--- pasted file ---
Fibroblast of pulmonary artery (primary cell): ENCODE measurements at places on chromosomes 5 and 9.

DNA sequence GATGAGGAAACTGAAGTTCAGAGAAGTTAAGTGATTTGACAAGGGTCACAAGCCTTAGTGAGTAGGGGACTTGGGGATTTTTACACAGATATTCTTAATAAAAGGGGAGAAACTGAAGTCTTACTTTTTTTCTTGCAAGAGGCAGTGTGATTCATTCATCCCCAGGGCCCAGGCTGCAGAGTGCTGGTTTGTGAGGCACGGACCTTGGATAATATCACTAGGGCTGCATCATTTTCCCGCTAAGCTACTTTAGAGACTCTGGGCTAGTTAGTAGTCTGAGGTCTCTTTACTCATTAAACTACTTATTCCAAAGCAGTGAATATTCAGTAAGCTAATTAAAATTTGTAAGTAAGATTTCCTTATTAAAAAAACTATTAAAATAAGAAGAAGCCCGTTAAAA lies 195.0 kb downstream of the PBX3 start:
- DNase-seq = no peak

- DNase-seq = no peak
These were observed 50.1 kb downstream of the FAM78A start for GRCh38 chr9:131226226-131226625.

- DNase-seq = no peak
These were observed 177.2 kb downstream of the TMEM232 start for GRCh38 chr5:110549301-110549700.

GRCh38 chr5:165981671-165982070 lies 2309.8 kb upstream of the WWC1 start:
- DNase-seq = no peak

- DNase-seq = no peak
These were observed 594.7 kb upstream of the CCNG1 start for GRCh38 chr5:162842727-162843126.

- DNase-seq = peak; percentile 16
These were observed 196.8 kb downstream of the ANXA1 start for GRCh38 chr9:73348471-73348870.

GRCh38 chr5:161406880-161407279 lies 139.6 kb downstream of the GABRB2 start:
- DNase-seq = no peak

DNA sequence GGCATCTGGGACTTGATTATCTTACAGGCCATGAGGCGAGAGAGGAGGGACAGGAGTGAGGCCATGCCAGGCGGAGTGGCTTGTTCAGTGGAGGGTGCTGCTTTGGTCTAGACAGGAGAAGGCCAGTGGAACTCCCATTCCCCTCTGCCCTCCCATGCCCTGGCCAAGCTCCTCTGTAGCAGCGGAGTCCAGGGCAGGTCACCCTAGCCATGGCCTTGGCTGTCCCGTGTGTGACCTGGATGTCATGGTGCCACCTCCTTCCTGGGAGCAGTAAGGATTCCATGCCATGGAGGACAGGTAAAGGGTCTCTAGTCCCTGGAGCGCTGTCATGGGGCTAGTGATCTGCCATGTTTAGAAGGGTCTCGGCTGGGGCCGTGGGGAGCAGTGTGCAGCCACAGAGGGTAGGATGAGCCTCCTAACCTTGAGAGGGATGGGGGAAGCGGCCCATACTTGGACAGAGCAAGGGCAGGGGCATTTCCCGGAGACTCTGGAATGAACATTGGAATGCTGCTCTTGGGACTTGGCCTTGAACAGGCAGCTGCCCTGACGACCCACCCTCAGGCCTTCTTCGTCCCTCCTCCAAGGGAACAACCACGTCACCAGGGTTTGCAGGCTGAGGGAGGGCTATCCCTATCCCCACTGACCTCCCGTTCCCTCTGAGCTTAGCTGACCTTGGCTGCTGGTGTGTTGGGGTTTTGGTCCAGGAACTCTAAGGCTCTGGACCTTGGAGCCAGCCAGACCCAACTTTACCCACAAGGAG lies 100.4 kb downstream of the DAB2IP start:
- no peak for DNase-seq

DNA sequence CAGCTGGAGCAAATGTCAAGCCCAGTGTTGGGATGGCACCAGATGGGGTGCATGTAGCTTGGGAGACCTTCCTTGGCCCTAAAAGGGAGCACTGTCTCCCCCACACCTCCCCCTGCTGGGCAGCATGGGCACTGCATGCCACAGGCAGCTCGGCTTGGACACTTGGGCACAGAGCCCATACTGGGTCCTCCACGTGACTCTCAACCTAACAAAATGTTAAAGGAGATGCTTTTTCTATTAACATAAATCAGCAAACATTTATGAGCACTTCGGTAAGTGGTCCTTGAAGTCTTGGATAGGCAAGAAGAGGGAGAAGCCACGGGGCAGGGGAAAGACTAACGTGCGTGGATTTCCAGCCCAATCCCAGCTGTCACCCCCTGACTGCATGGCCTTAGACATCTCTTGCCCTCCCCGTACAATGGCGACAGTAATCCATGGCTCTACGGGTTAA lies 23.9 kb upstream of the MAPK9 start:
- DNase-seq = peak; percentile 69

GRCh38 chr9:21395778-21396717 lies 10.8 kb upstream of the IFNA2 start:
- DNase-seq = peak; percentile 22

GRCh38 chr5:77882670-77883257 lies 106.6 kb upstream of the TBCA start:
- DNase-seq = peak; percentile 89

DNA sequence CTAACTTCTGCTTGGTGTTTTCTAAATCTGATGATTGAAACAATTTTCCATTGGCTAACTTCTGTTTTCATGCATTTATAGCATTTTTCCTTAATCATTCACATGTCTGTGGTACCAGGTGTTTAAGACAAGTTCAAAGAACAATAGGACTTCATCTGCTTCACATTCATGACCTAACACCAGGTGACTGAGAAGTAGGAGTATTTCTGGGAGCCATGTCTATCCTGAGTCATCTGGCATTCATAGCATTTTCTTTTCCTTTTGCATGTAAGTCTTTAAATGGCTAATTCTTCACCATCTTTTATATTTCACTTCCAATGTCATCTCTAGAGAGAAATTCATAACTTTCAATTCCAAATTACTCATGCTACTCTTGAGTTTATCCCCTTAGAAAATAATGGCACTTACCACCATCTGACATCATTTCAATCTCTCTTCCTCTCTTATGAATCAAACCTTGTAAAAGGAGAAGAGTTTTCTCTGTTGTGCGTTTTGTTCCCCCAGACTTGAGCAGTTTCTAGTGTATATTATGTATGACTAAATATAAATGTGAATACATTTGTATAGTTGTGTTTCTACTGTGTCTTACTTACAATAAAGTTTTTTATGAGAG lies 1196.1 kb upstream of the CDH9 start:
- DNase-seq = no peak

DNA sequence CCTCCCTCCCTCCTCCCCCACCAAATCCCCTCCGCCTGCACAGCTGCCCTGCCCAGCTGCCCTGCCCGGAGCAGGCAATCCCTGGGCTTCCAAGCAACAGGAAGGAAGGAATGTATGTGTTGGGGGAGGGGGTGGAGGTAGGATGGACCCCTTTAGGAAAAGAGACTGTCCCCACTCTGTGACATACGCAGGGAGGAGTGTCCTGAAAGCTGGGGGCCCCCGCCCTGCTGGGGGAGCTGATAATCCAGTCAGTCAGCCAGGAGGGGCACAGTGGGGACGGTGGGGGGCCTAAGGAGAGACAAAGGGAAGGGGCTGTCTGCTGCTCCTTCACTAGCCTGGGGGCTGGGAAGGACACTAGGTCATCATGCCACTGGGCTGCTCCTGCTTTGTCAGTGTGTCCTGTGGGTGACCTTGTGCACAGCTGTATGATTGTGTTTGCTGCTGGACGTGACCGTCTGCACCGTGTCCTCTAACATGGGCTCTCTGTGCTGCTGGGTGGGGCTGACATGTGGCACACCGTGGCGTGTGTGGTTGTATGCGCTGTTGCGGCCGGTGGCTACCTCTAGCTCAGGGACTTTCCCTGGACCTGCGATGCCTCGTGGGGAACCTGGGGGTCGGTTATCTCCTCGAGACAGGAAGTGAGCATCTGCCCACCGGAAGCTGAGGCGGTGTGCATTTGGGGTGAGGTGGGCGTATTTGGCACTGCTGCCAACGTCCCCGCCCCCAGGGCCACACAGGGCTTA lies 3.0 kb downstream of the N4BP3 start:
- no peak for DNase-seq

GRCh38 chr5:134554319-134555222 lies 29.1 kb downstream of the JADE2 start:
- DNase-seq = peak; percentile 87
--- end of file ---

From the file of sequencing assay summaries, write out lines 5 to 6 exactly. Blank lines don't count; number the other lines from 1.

These were observed 50.1 kb downstream of the FAM78A start for GRCh38 chr9:131226226-131226625.

- DNase-seq = no peak